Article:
It is vital that you read through the Odyssey of the Mind Program Guide; a link to it is available on the Resources page. All of it. Every page. Make sure your students read through it as well. While you can remind your students of the rules, especially as they relate to safety, it is ultimately the responsibility of the students to be sure that their solution conforms to Odyssey of the Mind program guidelines.
The students are responsible for all aspects of their solution. They are the ones who decide which problem they want to solve; brainstorm ideas for their solution; come up with characters and a script; build props, cars, structures, and other parts of the solution; fill out paperwork…you get the idea. You can help guide them and keep them focused in practices, but you CANNOT tell them what to do or how to do it. Please remind your team’s parents, brothers, sisters, cousins, neighbors, best friends, or anyone else who might be tempted to help the team members of this fact. Help is fine and encouraged, just not in a way that tells the team how to solve a problem. Following the Socratic method generally works (e.g., “Why do you think the structure broke in that place?” instead of “That joint needs to be redesigned” or “You should use a triangle instead of a square”). If something is too dangerous for the team members to do themselves, such as using certain power tools, then either a team member needs to be trained in how to use that equipment safely or the team needs to come up with a different solution.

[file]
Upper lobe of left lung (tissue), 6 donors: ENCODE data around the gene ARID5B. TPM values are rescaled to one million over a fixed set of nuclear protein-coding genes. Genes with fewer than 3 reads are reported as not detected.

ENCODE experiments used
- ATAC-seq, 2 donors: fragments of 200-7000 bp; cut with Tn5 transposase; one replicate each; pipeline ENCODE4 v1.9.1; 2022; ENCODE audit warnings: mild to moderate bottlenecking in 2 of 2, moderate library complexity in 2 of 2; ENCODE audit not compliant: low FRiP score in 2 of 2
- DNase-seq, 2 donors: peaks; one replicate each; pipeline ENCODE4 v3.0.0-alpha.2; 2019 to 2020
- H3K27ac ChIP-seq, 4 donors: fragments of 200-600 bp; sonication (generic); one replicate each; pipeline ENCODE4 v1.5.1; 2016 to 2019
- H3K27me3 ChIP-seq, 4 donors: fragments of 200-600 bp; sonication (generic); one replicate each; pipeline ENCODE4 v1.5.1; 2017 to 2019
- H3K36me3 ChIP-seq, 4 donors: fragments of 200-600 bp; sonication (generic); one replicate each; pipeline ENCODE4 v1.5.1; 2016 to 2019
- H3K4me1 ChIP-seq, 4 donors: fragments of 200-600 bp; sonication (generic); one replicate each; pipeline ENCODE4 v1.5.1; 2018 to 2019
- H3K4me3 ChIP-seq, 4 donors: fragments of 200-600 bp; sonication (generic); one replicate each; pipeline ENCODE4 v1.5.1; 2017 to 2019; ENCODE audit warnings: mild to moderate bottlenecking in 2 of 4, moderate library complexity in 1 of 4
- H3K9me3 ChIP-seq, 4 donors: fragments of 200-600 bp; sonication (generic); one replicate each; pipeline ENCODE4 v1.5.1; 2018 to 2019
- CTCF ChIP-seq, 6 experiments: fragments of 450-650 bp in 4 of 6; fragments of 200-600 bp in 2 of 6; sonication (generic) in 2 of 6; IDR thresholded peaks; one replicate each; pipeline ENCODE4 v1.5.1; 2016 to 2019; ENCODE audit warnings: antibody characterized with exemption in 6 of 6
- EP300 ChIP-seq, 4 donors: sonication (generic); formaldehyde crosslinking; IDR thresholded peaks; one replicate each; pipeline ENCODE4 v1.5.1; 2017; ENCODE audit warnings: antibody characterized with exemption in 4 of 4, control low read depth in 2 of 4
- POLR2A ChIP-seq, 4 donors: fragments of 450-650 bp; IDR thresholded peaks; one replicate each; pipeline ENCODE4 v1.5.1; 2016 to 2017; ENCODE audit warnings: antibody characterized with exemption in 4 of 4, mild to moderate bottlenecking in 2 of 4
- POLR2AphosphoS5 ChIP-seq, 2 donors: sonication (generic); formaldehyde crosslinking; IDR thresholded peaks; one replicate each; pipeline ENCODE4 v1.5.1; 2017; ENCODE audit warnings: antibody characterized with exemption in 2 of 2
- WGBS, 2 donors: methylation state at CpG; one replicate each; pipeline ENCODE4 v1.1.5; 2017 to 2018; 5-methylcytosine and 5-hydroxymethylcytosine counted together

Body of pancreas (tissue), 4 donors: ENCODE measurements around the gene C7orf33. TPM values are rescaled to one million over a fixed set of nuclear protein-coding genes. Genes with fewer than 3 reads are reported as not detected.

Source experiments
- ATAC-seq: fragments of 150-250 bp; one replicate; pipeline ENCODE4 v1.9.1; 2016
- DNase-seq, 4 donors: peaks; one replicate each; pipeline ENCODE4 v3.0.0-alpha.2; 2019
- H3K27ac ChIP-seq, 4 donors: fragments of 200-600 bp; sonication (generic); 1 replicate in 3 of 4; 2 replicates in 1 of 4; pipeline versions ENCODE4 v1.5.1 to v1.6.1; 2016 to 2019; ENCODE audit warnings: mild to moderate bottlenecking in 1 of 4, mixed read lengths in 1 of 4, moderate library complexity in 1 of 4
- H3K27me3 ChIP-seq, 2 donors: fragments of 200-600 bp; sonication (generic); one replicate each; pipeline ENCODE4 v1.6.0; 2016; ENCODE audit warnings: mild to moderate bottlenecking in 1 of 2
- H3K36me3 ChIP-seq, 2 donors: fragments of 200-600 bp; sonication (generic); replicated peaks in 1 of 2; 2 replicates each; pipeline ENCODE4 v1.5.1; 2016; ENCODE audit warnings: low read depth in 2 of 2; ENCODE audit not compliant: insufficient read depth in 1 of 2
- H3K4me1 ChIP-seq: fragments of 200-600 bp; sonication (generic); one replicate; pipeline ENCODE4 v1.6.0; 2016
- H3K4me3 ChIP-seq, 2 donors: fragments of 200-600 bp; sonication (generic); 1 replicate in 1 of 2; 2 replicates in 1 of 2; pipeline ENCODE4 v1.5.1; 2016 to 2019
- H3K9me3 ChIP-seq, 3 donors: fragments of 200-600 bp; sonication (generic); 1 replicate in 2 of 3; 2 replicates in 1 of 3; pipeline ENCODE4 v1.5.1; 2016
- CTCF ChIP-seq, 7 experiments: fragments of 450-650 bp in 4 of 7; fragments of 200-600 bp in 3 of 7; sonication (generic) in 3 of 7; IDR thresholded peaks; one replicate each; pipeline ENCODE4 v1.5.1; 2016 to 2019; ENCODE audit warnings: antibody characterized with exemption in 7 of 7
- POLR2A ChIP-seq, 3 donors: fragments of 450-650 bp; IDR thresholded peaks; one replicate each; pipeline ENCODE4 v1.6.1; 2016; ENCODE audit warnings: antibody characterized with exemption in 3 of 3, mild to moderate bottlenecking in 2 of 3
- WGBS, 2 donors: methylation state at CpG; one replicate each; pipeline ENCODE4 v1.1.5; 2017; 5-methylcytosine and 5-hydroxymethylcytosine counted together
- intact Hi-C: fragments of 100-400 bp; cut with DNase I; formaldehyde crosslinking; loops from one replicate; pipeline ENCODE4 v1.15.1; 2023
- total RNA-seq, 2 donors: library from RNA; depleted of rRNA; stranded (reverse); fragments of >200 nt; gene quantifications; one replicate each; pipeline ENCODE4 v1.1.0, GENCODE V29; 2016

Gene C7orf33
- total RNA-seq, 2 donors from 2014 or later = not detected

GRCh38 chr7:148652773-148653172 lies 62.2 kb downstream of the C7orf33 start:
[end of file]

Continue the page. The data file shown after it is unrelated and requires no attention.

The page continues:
For additional information about Outside Assistance, please see the “Outside Assistance” section on the main “Coaches” page. In that section, we also have contracts for team members and their parents to sign. We recommend bringing these to your first team meeting and having all team members and parents sign them so that everyone knows what is expected of them from the beginning.
Every team must provide volunteer support for the Regional Tournament. More information can be found here.
We recommend that you identify your judge as early as possible. Teams’ time slots for volunteer duty will be determined after the competition schedule is finalized and will be posted on the tournament schedule.
Additional information for volunteers and judges can be found under the relevant menus at the top of the page.